Sep 1, 2017

Trump requests $6 billion for immediate Harvey recovery

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The Trump administration is urging Congress to provide $5.95 billion for response and initial recovery efforts related to Hurricane Harvey, a senior administration official told Axios. Bloomberg broke the news of the requested aid package.

Budget director Mick Mulvaney is calling Republicans and Democrats on Capitol Hill tonight and tomorrow, asking them to support the funding. The official said the Trump administration believes the requested amount will be more than enough to support hurricane recovery efforts until the end of the year.

  • Of the total, $5.5 billion would go to the Federal Emergency Management Agency (FEMA) and $450 million to the Small Business Administration for their disaster relief efforts.

Why this matters: It's the first, urgent, money required to deal with what will likely be one of the biggest and most expensive natural disasters in recent memory.

The mechanics: The White House will send a letter to congressional leadership asking for the money, but won't dictate to Congress what legislative vehicle it should use to move the emergency cash, the official said. Republican leaders see an opportunity with the hurricane to wrap emergency recovery funding into a must-pass bill that would include raising the debt ceiling and funding the government.

Go deeper

Tariff worries hit record high amid coronavirus outbreak

Data: CivicScience, margin of error ±1 percentage points; Chart: Axios Visuals

Concern about President Trump's tariffs on U.S imports grew to record high levels among Americans last month, particularly as more lost their jobs and concern about the novel coronavirus increased.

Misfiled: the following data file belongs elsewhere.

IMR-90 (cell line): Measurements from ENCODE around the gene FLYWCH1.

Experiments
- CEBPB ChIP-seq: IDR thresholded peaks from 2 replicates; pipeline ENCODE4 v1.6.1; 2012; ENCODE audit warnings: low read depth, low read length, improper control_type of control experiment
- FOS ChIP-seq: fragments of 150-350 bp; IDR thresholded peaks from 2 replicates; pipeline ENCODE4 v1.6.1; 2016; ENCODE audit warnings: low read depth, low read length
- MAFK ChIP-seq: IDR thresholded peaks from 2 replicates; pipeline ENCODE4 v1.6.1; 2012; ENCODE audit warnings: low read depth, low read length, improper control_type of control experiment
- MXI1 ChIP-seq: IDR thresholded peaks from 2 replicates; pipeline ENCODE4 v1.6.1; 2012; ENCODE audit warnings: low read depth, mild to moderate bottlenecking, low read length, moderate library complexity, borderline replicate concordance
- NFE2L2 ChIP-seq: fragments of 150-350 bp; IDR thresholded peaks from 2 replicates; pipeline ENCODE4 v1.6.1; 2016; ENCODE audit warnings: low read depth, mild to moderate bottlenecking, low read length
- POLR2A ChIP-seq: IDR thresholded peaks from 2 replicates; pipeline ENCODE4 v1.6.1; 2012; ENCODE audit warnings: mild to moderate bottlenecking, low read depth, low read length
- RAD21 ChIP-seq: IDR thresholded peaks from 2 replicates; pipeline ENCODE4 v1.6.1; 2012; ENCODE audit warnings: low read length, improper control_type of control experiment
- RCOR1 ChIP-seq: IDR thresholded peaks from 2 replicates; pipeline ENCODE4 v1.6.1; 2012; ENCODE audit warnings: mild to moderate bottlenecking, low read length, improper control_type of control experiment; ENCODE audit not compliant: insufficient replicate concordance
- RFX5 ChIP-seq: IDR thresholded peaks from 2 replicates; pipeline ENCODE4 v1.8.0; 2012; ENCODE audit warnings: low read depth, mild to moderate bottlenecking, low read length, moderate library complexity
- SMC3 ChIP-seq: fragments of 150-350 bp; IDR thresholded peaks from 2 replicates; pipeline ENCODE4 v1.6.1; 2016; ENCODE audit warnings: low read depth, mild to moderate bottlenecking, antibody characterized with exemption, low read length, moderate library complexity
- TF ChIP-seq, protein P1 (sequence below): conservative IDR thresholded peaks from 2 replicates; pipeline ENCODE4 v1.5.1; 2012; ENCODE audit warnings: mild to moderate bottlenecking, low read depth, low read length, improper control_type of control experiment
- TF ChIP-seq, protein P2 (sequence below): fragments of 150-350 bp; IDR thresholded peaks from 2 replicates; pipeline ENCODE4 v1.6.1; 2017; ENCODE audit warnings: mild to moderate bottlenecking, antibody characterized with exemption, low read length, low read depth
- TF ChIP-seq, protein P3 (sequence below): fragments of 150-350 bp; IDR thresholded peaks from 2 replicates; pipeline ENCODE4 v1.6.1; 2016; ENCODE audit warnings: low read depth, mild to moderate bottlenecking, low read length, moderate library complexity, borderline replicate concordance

Driving the news: About seven in 10 people said they were at least somewhat concerned about tariffs in March, according to the latest survey from CivicScience provided first to Axios.

U.S. coronavirus updates: Largest 24-hour spike in fatalities

Data: The Center for Systems Science and Engineering at Johns Hopkins; Map: Andrew Witherspoon/Axios

New York's death toll from the novel coronavirus surged to its highest one-day total on Tuesday, as the U.S. saw its largest 24-hour spike in fatalities, per Johns Hopkins data. Recorded deaths across the U.S. surpassed 12,900 early Wednesday.

Why it matters: State officials have stressed that lockdowns must continue even if cities begin to see slight improvements from social distancing. Several hot spots, including New York, New Orleans, and Detroit, are expected to peak in the coming days.

Go deeperArrowUpdated 1 hour ago - Health

Coronavirus dashboard

Illustration: Sarah Grillo/Axios

  1. Global: Total confirmed cases as of 12:30 a.m. ET: 1,430,453 — Total deaths: 82,133 — Total recoveries: 301,385Map.
  2. U.S.: Total confirmed cases as of 12:30 a.m. ET: 399,081 — Total deaths: 12,907 — Total recoveries: 22,461Map.
  3. Federal government latest: Acting Navy secretary resigns over handling of virus-infected ship — Trump removes watchdog overseeing rollout of $2 trillion coronavirus bill — Trump said he "didn't see" memos from his trade adviser Peter Navarro warning that the crisis could kill more than half a million Americans.
  4. States latest: California Gov. Gavin Newsom is confident that more than 200 million masks will be delivered to the state "at a monthly basis starting in the next few weeks."
  5. Business latest: America's food heroes in times of the coronavirus crisis. Even when the economy comes back to life, huge questions for airlines will remain.
  6. World updates: China reopens Wuhan after 10-week coronavirus lockdown.
  7. 2020 latest: Polls for Wisconsin's primary elections closed at 9 p.m. ET Tuesday, but results won't be released until April 13. Thousands of residents cast ballots in person.
  8. 1 Olympics thing: About 6,500 athletes who qualified for the Tokyo Games will keep their spots in 2021.
  9. What should I do? Pets, moving and personal healthAnswers about the virus from Axios expertsWhat to know about social distancingQ&A: Minimizing your coronavirus risk.
  10. Other resources: CDC on how to avoid the virus, what to do if you get it.

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